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I played Call of Duty: Modern Warfare II multiplayer for quite a few hours this weekend, leveling up to 15 in the game’s first beta on the PlayStation 5 console. Made for the next generation, it’s one of the best looking Call of Duty games yet.
I was impressed with the gameplay of the multiplayer mode, which will debut on October 28 alongside the Modern Warfare II single player campaign. The basic gameplay of the multiplayer mode, where six human players square off against six others in infantry combat, is solid.
You can see some of my multiplayer rounds in the videos embedded in this story. At first, I had real trouble staying alive in the game and thought there was something different about this year’s title. But eventually, once I leveled up my weapon a bit, I was able to even the score a bit.
We’re yet to see some of the deeper improvements to the game, like underwater fighting or vehicular chase combat, but the next-gen graphics on the PS5 were pretty vivid and detailed. And after I figured out what was causing my initial network issues (the PS5 forgets it has an internet connection from time to time), I didn’t see a single instance where boosted graphics caused my machine to drag on the front end. network. Instead, it worked quite well. I only had occasional crashes, but overall I was pretty happy with the network performance of the game.
With the revamped Gunsmith customization platform, it will give people plenty of reasons to level up their weapons for the debut of Call of Duty: Warzone 2.0 on November 16. The great thing about Gunsmith is that you can quickly edit it and change a loadout. during the very short time between matches. One of the best things is that the delay between matches is quite short. So this Call of Duty does not waste your time compared to previous titles.
I primarily played Domination and Team Deathmatch on three maps: Farm 18 in a classified location, Mercado Las Almas in Mexico, and Breenbergh Hotel in an evacuated center of Amsterdam. I also played a few rounds of Hostage Rescue at the Valderas Museum in Spain, and at Breenbergh, as well as Knockout. In both modes, you get a life. But teammates can revive each other.
For all of this beta testing, the game focused on core in-game infantry combat with 6v6 battles.
I was fooled a couple of times by the decoy soldier, who quickly inflates and draws fire from other players, exposing their locations. If you hit the lure, the air deflates and you have to wonder where the real shooter is.
Fortunately, with relatively weak weapons that weren’t level, I never encountered the giant armored soldier you see in the trailers.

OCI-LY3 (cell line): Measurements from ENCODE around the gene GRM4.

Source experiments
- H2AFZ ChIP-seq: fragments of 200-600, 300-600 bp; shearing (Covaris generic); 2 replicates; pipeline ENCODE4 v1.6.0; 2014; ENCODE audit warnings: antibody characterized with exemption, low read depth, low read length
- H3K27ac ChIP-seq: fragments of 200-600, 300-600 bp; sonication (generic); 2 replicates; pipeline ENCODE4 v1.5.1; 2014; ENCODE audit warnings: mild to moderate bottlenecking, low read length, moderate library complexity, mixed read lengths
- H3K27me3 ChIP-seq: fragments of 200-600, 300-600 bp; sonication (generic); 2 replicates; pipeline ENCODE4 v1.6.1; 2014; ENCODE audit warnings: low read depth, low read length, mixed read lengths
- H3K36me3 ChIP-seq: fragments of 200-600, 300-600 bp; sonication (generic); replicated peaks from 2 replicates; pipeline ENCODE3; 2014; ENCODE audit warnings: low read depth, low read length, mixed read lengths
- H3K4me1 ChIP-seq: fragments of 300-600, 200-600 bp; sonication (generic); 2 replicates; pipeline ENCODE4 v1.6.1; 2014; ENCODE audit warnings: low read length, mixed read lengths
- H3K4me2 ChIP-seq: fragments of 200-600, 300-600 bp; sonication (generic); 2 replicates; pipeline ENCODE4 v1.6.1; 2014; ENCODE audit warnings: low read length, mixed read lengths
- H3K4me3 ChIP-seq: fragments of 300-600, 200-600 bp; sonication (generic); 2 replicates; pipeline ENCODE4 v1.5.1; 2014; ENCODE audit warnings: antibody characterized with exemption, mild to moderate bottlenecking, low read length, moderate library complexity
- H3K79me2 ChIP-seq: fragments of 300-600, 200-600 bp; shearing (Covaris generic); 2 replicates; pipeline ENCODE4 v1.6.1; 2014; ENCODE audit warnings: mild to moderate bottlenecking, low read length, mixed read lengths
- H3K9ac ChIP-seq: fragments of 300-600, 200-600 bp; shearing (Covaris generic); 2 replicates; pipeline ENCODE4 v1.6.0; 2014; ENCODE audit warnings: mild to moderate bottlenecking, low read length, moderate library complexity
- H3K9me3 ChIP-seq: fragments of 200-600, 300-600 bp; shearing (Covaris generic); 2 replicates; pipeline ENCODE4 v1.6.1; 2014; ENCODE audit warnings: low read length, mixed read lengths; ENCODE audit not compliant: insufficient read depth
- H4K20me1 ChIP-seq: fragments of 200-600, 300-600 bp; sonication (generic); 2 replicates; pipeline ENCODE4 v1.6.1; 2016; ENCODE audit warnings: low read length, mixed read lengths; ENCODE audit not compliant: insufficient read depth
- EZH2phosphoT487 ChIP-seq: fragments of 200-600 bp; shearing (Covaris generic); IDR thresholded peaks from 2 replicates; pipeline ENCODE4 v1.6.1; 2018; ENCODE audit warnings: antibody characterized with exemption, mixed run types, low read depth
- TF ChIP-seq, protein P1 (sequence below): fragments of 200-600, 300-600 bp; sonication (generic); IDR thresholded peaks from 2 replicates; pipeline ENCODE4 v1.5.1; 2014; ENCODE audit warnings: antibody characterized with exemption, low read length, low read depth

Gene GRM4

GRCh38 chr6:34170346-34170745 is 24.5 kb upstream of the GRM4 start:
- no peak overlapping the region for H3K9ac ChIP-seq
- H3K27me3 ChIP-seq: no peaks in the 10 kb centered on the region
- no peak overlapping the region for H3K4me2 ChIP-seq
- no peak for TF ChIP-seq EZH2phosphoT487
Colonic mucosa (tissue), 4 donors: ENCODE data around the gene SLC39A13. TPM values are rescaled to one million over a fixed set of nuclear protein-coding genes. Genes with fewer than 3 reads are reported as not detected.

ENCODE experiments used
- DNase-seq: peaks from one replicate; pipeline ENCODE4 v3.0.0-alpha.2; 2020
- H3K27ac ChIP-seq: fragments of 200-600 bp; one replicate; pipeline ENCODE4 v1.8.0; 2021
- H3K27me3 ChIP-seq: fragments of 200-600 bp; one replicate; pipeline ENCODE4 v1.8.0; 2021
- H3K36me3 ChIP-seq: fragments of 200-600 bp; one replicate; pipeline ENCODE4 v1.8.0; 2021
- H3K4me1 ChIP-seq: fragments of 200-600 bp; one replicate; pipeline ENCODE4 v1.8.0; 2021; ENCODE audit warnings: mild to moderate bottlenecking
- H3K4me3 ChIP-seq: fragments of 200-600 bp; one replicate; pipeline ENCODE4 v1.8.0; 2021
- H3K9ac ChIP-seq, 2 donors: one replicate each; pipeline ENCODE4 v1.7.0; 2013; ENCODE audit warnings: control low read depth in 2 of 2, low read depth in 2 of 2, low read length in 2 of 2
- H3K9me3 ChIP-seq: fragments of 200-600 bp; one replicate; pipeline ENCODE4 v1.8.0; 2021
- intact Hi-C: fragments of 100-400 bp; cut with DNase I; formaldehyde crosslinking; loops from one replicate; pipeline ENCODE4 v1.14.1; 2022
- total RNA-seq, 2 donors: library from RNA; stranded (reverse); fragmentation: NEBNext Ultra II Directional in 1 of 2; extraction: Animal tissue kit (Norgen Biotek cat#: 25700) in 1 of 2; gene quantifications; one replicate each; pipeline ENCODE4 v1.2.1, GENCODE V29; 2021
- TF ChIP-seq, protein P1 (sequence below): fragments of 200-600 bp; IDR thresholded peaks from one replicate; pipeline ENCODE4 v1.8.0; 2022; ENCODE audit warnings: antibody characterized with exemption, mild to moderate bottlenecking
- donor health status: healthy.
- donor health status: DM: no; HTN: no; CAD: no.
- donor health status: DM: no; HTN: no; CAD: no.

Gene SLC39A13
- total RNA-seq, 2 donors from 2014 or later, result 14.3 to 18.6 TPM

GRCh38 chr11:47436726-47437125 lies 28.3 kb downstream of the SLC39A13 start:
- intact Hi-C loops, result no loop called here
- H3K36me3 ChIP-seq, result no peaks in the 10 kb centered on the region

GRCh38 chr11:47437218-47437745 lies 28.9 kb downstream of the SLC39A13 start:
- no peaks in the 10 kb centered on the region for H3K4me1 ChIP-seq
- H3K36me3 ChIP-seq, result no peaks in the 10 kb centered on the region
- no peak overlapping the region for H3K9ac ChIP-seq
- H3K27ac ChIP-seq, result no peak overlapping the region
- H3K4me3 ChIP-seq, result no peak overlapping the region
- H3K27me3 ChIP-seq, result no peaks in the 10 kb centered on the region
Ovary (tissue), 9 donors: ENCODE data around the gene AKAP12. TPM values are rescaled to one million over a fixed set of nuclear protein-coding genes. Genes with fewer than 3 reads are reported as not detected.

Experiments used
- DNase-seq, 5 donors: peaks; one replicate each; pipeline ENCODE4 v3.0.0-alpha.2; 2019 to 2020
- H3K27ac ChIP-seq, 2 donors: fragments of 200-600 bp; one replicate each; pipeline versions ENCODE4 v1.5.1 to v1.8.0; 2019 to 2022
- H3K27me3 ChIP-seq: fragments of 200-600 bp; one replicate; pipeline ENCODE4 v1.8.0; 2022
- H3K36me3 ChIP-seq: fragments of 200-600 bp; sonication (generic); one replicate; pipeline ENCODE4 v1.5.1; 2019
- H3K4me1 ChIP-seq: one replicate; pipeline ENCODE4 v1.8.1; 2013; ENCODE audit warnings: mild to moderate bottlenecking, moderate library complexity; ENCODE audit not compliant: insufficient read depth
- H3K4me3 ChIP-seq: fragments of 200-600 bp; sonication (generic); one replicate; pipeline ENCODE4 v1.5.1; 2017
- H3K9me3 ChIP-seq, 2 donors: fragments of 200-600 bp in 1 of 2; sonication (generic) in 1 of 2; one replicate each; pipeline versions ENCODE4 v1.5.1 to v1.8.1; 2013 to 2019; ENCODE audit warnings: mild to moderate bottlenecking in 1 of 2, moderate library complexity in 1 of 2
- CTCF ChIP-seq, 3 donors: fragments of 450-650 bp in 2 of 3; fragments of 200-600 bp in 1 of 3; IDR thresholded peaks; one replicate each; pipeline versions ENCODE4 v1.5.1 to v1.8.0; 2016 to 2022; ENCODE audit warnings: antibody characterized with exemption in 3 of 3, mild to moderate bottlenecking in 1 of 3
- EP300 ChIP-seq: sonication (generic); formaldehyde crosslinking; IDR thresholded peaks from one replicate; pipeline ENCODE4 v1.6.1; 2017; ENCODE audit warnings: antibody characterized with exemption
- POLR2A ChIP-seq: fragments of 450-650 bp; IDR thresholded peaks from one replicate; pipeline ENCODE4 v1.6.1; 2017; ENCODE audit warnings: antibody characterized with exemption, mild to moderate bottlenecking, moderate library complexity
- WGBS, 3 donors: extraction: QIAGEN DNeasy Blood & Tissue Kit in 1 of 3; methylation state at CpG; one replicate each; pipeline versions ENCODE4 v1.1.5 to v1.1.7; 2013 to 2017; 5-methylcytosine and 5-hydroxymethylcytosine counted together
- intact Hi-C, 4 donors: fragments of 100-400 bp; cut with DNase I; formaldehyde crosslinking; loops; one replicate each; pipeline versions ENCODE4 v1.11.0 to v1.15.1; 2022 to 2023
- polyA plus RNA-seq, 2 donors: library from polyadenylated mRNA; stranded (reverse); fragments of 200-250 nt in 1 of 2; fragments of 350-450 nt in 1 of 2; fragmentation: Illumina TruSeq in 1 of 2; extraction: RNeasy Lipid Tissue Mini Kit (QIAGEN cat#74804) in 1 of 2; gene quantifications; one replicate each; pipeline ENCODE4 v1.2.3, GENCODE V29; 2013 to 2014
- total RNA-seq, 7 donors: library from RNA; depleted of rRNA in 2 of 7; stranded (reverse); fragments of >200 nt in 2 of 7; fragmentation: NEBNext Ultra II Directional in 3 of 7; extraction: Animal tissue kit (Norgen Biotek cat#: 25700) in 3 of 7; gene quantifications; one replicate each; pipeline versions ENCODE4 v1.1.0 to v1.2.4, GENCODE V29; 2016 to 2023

Everything in these levels was about infantry combat, so we didn’t see any of the more complicated scenarios where you see stealth, amphibious assaults, AI, and vehicular warfare. I was able to slide in and do a dolphin dive after a tactical sprint, but I didn’t see any mantles. I was able to hang from a ledge and look over the edge before jumping over a wall. That’s a useful mechanic.
On each map, I was able to figure out places where I could expect enemies to run and where I could camp and shoot with my LMG. I played with an LMG and an assault rifle. While it was difficult to achieve a draw in close combat battles with the LMG, I eventually got used to it and liked its power to take out enemies at long range. That’s how I usually play. I can’t wait to try out sniper rifles, which weren’t available in this beta.
The Market has a nice long lane in the middle that would be great for snipers or full powered LMGs, which it didn’t have. Farm 18 also has some long sight lines on rooftops, while the hotel naturally felt more like a tight quarters map.
There is one more beta test on September 22 with Xbox and PC players to test the game one more time. I look forward to seeing some bigger battles that will determine if this Call of Duty game goes beyond the basics.
Later we will see large-scale ground war battle maps that will feature 32v32. The graphics in this beta definitely looked better. Modern Warfare ll introduces a physics-based material system that enables state-of-the-art photogrammetry, a new hybrid tile-based streaming system, a new PBR underwater and aquatic rendering system, global volumetric lighting, 4K HDR, and more, as well as a new GPU geometry pipeline. But let’s hope the fun is more than just pretty pictures.
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